print(ma)  # [[1, 0, 0], [1, 0, 0], [1, 0, 0]]
``````

Here is my explanation after trying the code above:

• The inner `*3` also creates references, but its references are immutable, something like `[&0, &0, &0]`, then when you change `li`, you can’t change any underlying reference of const int `0`, so you can just change the reference address into the new one `&1`;
• while `ma = [&li, &li, &li]` and `li` is mutable, so when you call `ma = 1`, `ma` is equal to `&li`, so all the `&li` instances will change its 1st address into `&1`.

The way you created the 2D, creates a shallow list

``````arr = [*cols]*row
``````

Instead, if you want to update the elements of the list, you should use

``````rows, cols = (5, 5)
arr = [[0 for i in range(cols)] for j in range(rows)]
``````

Explanation:

One can create a list using:

``````arr = *N
``````

or

``````arr = [0 for i in range(N)]
``````

In the first case all the indices of the array point to the same integer object and when you assign a value to a particular index, a new int object is created, for example `arr = 5` creates Now let us see what happens when we create a list of list, in this case, all the elements of our top list will point to the same list And if you update the value of any index a new int object will be created. But since all the top-level list indexes are pointing at the same list, all the rows will look the same. And you will get the feeling that updating an element is updating all the elements in that column. Credits: Thanks to Pranav Devarakonda for the easy explanation here

I arrived here because I was looking to see how I could nest an arbitrary number of lists. There are a lot of explanations and specific examples above, but you can generalize N dimensional list of lists of lists of … with the following recursive function:

``````import copy

def list_ndim(dim, el=None, init=None):
if init is None:
init = el

if len(dim)> 1:
return list_ndim(dim[0:-1], None, [copy.copy(init) for x in range(dim[-1])])

return [copy.deepcopy(init) for x in range(dim)]
``````

You make your first call to the function like this:

``````dim = (3,5,2)
el = 1.0
l = list_ndim(dim, el)
``````

where `(3,5,2)` is a tuple of the dimensions of the structure (similar to numpy `shape` argument), and `1.0` is the element you want the structure to be initialized with (works with None as well). Note that the `init` argument is only provided by the recursive call to carry forward the nested child lists

output of above:

``````[[[1.0, 1.0], [1.0, 1.0], [1.0, 1.0], [1.0, 1.0], [1.0, 1.0]],
[[1.0, 1.0], [1.0, 1.0], [1.0, 1.0], [1.0, 1.0], [1.0, 1.0]],
[[1.0, 1.0], [1.0, 1.0], [1.0, 1.0], [1.0, 1.0], [1.0, 1.0]]]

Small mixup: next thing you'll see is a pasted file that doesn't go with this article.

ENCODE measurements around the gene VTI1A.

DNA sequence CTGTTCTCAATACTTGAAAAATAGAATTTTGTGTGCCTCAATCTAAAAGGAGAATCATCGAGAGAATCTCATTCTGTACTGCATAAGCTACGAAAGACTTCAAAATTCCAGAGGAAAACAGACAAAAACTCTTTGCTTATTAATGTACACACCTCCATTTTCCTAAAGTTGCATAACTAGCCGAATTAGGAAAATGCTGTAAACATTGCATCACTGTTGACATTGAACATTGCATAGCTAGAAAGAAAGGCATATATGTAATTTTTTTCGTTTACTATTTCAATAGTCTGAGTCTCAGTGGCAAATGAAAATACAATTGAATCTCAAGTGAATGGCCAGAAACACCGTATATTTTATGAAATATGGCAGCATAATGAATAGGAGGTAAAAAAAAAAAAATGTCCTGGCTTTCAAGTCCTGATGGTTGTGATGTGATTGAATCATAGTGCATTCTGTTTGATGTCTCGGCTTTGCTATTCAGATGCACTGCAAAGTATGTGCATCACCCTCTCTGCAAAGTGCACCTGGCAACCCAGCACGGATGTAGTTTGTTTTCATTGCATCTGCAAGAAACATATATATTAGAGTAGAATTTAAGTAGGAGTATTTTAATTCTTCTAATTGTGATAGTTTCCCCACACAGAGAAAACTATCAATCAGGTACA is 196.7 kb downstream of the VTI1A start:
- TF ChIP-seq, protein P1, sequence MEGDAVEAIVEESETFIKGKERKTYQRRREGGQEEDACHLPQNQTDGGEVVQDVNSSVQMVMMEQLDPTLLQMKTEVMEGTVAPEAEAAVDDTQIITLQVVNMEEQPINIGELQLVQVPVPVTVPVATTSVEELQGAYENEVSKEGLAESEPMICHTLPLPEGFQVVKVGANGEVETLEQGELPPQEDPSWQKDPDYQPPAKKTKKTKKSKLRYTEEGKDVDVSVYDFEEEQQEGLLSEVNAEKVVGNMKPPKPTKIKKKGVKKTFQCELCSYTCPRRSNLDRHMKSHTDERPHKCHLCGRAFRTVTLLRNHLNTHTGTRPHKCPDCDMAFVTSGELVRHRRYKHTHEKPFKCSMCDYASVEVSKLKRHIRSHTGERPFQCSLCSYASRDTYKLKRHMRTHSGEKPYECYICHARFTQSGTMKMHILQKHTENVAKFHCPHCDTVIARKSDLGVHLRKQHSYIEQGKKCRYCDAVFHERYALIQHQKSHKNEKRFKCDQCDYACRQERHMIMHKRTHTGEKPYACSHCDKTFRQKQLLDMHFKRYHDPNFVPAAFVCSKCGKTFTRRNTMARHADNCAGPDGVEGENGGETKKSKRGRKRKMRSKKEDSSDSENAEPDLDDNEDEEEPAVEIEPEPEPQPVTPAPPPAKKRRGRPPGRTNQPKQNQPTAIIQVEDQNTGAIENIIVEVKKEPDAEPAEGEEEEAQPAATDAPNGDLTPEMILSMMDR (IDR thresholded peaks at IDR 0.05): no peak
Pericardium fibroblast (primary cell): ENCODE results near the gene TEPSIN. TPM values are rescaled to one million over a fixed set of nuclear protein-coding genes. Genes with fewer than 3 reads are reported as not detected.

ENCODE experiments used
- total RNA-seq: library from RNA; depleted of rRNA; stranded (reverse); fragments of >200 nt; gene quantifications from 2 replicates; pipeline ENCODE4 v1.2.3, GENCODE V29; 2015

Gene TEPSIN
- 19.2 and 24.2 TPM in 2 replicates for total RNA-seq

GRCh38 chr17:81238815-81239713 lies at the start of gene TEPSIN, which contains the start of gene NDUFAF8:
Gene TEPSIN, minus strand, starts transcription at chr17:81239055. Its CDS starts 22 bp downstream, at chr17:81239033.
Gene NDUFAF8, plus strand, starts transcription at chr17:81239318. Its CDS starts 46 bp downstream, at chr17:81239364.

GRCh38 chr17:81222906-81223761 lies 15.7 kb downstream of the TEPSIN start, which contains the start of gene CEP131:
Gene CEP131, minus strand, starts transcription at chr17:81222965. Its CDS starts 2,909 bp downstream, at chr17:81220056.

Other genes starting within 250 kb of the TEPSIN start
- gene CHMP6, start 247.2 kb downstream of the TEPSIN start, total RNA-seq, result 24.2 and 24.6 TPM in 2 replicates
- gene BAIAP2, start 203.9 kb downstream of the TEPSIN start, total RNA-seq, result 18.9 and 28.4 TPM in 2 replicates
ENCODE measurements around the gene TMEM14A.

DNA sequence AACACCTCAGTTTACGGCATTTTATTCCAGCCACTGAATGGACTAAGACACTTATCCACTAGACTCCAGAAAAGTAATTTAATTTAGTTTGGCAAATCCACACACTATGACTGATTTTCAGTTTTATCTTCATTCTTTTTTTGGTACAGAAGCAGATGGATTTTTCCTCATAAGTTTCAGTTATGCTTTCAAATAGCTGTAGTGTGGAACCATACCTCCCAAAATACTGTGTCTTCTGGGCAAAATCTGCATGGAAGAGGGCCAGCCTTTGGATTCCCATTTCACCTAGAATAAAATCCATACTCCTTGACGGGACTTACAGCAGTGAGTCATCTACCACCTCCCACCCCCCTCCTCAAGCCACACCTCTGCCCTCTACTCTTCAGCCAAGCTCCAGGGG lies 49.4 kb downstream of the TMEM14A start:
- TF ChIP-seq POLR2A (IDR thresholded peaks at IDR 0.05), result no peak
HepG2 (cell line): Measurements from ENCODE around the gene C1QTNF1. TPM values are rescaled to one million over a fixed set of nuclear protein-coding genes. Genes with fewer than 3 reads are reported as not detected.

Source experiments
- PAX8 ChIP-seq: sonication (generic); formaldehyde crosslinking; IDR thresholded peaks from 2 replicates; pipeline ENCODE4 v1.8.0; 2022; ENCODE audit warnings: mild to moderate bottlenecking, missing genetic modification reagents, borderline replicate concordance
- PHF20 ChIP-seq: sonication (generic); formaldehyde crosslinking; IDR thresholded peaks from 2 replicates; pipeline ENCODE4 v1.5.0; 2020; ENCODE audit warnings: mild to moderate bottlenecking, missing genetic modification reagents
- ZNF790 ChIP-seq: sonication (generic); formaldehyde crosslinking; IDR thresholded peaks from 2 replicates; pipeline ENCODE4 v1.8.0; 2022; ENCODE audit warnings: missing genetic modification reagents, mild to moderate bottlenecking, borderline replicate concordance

``````

set specific elements:

``````l = 56
l = 36.0+0.0j
l = 'abc'
``````

resulting output:

``````[[[1.0, 1.0], ['abc', 1.0], [1.0, 1.0], [1.0, 1.0], [1.0, 1.0]],
[[1.0, 1.0], [1.0, 1.0], [1.0, 1.0], [1.0, 56.0], [1.0, 1.0]],
[[1.0, 1.0], [1.0, 1.0], [(36+0j), 1.0], [1.0, 1.0], [1.0, 1.0]]]
``````

the non-typed nature of lists is demonstrated above

Note that items in the sequence are not copied; they are referenced multiple times. This often haunts new Python programmers; consider:

``````>>> lists = [[]] * 3
>>> lists
[[], [], []]
>>> lists.append(3)
>>> lists
[, , ]
``````

What has happened is that `[[]]` is a one-element list containing an empty list, so all three elements of `[[]] * 3` are references to this single empty list. Modifying any of the elements of lists modifies this single list.

Another example to explain this is using multi-dimensional arrays.

You probably tried to make a multidimensional array like this:

``````>>> A = [[None] * 2] * 3
``````

This looks correct if you print it:

``````>>> A
[[None, None], [None, None], [None, None]]
``````

But when you assign a value, it shows up in multiple places:

``````>>> A = 5
>>> A
[[5, None], [5, None], [5, None]]
``````

The reason is that replicating a list with `*` doesn’t create copies, it only creates references to the existing objects. The 3 creates a list containing 3 references to the same list of length two. Changes to one row will show in all rows, which is almost certainly not what you want.

While the original question constructed the sublists with the multiplication operator, I’ll add an example that uses the same list for the sublists. Adding this answer for completeness as this question is often used as a canonical for the issue

``````node_count = 4
colors = [0,1,2,3]
sol_dict = {node:colors for node in range(0,node_count)}
``````

The list in each dictionary value is the same object, trying to change one of the dictionaries values will be seen in all.

``````>>> sol_dict
{0: [0, 1, 2, 3], 1: [0, 1, 2, 3], 2: [0, 1, 2, 3], 3: [0, 1, 2, 3]}
>>> [v is colors for v in sol_dict.values()]
[True, True, True, True]
>>> sol_dict.remove(1)
>>> sol_dict
{0: [0, 2, 3], 1: [0, 2, 3], 2: [0, 2, 3], 3: [0, 2, 3]}
``````

The correct way to construct the dictionary would be to use a copy of the list for each value.

``````>>> colors = [0,1,2,3]
>>> sol_dict = {node:colors[:] for node in range(0,node_count)}
>>> sol_dict
{0: [0, 1, 2, 3], 1: [0, 1, 2, 3], 2: [0, 1, 2, 3], 3: [0, 1, 2, 3]}
>>> sol_dict.remove(1)
>>> sol_dict
{0: [0, 2, 3], 1: [0, 1, 2, 3], 2: [0, 1, 2, 3], 3: [0, 1, 2, 3]}
``````